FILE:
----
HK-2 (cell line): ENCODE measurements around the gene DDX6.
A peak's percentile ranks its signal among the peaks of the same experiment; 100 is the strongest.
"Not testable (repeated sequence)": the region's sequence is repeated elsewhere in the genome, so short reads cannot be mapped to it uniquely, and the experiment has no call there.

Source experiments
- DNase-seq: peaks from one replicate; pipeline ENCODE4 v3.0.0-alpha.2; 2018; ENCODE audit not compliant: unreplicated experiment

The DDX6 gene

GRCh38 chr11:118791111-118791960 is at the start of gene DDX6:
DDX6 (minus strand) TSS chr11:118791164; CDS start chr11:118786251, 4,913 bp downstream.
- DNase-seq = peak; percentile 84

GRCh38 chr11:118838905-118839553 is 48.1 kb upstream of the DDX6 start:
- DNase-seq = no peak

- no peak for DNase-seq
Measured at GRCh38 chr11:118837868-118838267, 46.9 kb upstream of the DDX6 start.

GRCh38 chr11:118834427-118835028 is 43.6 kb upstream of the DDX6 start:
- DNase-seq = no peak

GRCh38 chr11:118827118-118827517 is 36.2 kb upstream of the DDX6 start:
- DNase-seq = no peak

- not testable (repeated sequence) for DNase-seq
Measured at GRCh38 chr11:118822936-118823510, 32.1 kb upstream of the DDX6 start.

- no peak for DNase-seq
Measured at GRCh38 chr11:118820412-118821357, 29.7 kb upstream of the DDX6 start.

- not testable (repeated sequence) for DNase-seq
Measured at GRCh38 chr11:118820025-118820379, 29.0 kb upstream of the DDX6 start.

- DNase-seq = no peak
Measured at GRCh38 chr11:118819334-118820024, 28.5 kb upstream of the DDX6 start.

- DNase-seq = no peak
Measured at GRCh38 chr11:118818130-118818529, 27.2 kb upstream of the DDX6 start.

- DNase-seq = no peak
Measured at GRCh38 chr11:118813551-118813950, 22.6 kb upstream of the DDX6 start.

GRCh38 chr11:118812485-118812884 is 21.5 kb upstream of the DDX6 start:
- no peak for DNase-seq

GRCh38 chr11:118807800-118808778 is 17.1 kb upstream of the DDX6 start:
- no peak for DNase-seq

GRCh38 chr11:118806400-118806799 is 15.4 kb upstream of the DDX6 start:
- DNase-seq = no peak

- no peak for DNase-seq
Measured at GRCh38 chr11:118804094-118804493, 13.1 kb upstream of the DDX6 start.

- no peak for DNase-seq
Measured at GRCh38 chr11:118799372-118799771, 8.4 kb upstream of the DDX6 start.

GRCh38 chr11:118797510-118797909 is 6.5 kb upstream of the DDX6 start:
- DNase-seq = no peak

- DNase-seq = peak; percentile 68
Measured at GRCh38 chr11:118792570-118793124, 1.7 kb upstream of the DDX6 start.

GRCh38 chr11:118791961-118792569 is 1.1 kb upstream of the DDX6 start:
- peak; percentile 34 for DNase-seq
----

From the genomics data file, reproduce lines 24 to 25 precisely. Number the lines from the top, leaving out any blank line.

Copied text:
- DNase-seq = no peak
Measured at GRCh38 chr11:118819334-118820024, 28.5 kb upstream of the DDX6 start.